One of the real characters of New Zealand rugby is set to return to our TV screens, but this time he won’t have his rugby boots on. For his new show, former All Blacks, Hurricanes, Blues and Wellington Lions player, Piri Weepu will replace his rugby boots with tramping boots, a rifle, a knife and a fishing rod. In typical Piri style, you can be assured the popular halfback will have you laughing with his new show Piri’s Tiki Tour, which starts on Tuesday 1 May at 8.30pm on Maori Television.
During the show, Piri travels around Aotearoa trying to ‘catch a feed’, while showing off some stunning landscape, revealing some good hunting and fishing spots, and talking to some hearty local characters. Throughout the show, he also delivers some more useful tips on hunting and gathering kai from the land and sea, and he also openly admits to sharing some unintentional tips on what not to do!
The 34-year-old father of four said, “Making this show has been awesome. Travelling around and exploring new parts of the country that I haven’t seen has been mean.
“I knew my rugby career was nearing the end, so I started thinking about what I should do. I knew I wanted to go overseas, but after rugby I was a little bit unsure what avenue to pursue, so I was rapt when this opportunity came up.”
The seed for the show was planted before Piri headed offshore. “Prior to leaving I had a chat to a mate, Bailey Mackey who owns Pango Productions, about doing a show but then the chance to play overseas came up so off I went. When I returned Bailey asked if I was still keen, which I was, and we put the wheels in motion,” Weepu said.
Filming of the 10-episode series started in late 2017 and finished in March 2018.
“I learned how to fly fish properly, which is harder than it looks. It is beautiful to watch, and I was in awe of them. It has taken me 18 months to finally crack it and I am still not an expert!”
There was plenty of fun during filming, which became a family affair with Piri’s brother, Billy, working as the cameraman. “My brother was constantly teasing me about my fat arse. I kept giving him stick that he is obsessed with my rear end. I might become the Kim Kardashian of hunting!” Piri laughed.
“I really enjoyed the serenity of New Zealand, but we did break it frequently by given each other s**t and laughing. As most of the hunters and fishing people will know, gathering food is not always going to go in your favour, so we were pretty fortunate to have a good run.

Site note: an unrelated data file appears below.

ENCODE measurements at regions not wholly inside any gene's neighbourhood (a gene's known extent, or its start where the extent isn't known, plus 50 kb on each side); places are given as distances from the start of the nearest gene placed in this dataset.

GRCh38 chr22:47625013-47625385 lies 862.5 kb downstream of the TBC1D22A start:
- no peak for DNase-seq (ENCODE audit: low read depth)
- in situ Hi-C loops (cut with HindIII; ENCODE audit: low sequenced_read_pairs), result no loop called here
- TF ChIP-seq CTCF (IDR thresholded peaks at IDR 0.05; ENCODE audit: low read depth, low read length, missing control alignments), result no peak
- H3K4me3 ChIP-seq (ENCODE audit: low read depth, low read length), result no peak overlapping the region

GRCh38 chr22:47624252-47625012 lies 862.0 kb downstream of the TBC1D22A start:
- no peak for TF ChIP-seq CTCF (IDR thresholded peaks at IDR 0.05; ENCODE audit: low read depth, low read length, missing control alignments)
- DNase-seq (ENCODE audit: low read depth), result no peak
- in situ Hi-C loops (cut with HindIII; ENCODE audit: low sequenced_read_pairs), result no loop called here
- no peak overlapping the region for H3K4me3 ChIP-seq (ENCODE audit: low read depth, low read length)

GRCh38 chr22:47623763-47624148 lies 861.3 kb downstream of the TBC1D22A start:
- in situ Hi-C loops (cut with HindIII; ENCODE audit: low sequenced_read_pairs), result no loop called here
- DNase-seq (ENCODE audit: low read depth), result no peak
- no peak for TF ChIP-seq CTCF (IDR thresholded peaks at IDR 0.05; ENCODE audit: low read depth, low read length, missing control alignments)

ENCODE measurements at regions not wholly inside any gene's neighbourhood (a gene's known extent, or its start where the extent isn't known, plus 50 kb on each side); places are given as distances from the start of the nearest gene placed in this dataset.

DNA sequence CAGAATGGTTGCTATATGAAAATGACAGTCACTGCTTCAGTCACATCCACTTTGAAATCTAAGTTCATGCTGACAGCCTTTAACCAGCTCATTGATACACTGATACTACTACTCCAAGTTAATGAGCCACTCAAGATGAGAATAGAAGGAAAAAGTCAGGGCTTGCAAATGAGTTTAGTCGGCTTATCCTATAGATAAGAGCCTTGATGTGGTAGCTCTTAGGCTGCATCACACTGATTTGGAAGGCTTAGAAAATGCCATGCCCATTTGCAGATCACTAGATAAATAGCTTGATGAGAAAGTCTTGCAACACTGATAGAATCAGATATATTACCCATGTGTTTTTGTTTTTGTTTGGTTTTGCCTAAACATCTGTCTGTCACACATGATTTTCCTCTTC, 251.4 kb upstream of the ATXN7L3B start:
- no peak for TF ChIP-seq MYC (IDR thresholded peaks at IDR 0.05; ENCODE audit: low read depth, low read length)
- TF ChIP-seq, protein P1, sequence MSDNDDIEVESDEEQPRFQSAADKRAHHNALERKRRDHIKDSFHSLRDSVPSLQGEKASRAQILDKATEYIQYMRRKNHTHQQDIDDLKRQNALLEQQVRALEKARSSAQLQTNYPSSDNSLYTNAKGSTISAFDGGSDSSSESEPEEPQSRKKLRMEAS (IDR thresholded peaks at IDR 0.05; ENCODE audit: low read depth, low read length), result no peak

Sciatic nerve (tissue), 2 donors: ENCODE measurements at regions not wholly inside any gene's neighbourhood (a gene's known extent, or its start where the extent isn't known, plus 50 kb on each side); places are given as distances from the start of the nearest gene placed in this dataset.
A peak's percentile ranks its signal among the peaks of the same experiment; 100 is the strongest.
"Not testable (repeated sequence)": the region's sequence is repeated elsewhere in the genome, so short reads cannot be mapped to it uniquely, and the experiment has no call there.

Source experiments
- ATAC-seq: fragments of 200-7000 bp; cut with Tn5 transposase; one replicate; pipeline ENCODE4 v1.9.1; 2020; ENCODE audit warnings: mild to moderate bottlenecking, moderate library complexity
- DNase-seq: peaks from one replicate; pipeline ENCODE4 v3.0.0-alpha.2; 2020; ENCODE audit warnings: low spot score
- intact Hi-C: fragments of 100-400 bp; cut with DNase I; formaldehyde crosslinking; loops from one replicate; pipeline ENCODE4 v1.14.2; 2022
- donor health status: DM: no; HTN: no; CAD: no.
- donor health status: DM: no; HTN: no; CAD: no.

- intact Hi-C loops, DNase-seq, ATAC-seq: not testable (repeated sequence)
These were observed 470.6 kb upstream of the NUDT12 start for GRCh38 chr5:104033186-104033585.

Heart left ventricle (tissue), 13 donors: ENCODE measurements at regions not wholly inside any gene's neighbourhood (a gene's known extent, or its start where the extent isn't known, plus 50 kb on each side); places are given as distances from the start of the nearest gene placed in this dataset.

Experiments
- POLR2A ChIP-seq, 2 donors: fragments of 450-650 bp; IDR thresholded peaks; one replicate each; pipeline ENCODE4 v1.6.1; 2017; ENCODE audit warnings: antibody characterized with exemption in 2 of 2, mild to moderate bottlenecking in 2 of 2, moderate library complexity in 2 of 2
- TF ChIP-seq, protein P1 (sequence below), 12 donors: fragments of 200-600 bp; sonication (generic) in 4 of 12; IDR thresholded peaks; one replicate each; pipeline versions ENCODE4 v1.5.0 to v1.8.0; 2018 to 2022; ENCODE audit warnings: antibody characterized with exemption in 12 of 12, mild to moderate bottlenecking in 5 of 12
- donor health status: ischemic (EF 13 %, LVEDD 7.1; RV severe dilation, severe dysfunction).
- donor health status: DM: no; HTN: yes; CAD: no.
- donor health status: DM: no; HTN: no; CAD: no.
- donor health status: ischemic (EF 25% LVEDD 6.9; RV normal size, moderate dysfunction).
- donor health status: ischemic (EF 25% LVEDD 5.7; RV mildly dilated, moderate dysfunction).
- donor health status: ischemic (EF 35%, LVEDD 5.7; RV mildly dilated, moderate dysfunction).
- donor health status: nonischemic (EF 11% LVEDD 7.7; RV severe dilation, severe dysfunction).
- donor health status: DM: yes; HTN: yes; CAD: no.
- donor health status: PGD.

“It was cool meeting people you would not normally meet, who were selfless and getting food for others in their community through hunting, fishing and diving.
“We had some pretty good dives especially at the Chatham Islands and Kaitaia. You could just dive in your undies it was so warm, then you get to Wellington and there is a big temperature difference with plenty of shrinkage!
“When I was pig hunting in Kaitaia, the two boys that hosted us would always take their niece and nephew with them and they have their own knives and dogs and are super keen. They were right into gutting the pigs and showing us a thing or two and showed me up just quietly.”
Piri is hoping that the show will go down well, so is calling for the rugby family to support it by watching it. “I enjoyed the filming so much that I am keen to do a second season, so hope the ratings are good,” he said.
He also has another plan in place and is looking to start his building apprenticeship shortly, having completed his overseas rugby jaunt.
Piri says there were plenty of learnings during his time overseas. After being part of the 2011 Rugby World Cup-winning side, he had stints at London Welsh and Wasps. He then headed to France where he played for Oyonnax, Saint Sulpice and Narbonne, and is the first to say things didn’t go quite as smoothly as he anticipated. “When looking at playing overseas, my best bit of advice would be to find a team that is well managed and really looks after its players.
“My driver to play overseas was to experience other competitions, which I did, and what I learned from that is that there can be a lot more politics in rugby than we are used to in New Zealand, but it just depends on the structure of the club.
“I really enjoyed the laid-back lifestyle in France and that was good to experience.”
The boy from Wainuiomata returned to New Zealand and played for Heartland Championship side Wairarapa-Bush which he said was great. “I fell in love with rugby again, which I had fallen out of while I was overseas. Every training was like a mini reunion of the boys and we had a lot of fun.”
Weepu, who recently lost his dad, is still involved in rugby and is currently part of the coaching team for Petone. and is also looking forward to playing a part in the Wairarapa-Bush coaching team. However, he is adamant that he won’t be playing and will stick to the whistle instead.
Piri’s Tiki Tour starts on Tuesday 1 May at 8.30pm on Maori Television and runs every week for 10 weeks.
I knew my rugby career was nearing the end, so I started thinking about what I should do. I knew I wanted to go overseas, but after rugby I was a little bit unsure what avenue to pursue, so I was rapt when this opportunity came up - Piri Weepu